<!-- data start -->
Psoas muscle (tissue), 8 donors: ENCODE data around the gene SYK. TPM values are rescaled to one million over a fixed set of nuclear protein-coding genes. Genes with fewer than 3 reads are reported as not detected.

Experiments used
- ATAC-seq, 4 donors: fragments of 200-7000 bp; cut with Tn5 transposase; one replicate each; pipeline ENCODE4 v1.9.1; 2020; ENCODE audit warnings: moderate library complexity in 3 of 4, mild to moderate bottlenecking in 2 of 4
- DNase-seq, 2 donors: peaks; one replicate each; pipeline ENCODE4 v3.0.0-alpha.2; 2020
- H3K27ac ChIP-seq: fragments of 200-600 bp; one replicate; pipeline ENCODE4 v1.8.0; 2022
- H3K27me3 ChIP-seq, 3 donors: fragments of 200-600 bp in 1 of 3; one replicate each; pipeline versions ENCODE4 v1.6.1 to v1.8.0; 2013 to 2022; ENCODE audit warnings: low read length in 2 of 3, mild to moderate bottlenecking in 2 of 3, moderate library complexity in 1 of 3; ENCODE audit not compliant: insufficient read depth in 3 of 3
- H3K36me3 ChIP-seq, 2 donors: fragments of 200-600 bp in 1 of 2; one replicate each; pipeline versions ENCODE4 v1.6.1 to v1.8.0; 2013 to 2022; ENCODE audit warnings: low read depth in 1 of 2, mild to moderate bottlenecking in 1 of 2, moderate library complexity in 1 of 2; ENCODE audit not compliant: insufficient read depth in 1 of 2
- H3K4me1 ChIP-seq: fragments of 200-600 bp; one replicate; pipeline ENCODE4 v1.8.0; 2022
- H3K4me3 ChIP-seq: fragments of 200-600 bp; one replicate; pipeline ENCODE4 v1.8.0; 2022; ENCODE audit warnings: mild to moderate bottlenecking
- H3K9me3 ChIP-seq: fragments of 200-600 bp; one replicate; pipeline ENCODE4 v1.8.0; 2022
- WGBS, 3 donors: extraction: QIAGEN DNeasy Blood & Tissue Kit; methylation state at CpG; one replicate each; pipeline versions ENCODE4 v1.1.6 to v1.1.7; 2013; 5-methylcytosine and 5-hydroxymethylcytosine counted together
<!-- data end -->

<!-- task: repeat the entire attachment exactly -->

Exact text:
Psoas muscle (tissue), 8 donors: ENCODE data around the gene SYK. TPM values are rescaled to one million over a fixed set of nuclear protein-coding genes. Genes with fewer than 3 reads are reported as not detected.

Experiments used
- ATAC-seq, 4 donors: fragments of 200-7000 bp; cut with Tn5 transposase; one replicate each; pipeline ENCODE4 v1.9.1; 2020; ENCODE audit warnings: moderate library complexity in 3 of 4, mild to moderate bottlenecking in 2 of 4
- DNase-seq, 2 donors: peaks; one replicate each; pipeline ENCODE4 v3.0.0-alpha.2; 2020
- H3K27ac ChIP-seq: fragments of 200-600 bp; one replicate; pipeline ENCODE4 v1.8.0; 2022
- H3K27me3 ChIP-seq, 3 donors: fragments of 200-600 bp in 1 of 3; one replicate each; pipeline versions ENCODE4 v1.6.1 to v1.8.0; 2013 to 2022; ENCODE audit warnings: low read length in 2 of 3, mild to moderate bottlenecking in 2 of 3, moderate library complexity in 1 of 3; ENCODE audit not compliant: insufficient read depth in 3 of 3
- H3K36me3 ChIP-seq, 2 donors: fragments of 200-600 bp in 1 of 2; one replicate each; pipeline versions ENCODE4 v1.6.1 to v1.8.0; 2013 to 2022; ENCODE audit warnings: low read depth in 1 of 2, mild to moderate bottlenecking in 1 of 2, moderate library complexity in 1 of 2; ENCODE audit not compliant: insufficient read depth in 1 of 2
- H3K4me1 ChIP-seq: fragments of 200-600 bp; one replicate; pipeline ENCODE4 v1.8.0; 2022
- H3K4me3 ChIP-seq: fragments of 200-600 bp; one replicate; pipeline ENCODE4 v1.8.0; 2022; ENCODE audit warnings: mild to moderate bottlenecking
- H3K9me3 ChIP-seq: fragments of 200-600 bp; one replicate; pipeline ENCODE4 v1.8.0; 2022
- WGBS, 3 donors: extraction: QIAGEN DNeasy Blood & Tissue Kit; methylation state at CpG; one replicate each; pipeline versions ENCODE4 v1.1.6 to v1.1.7; 2013; 5-methylcytosine and 5-hydroxymethylcytosine counted together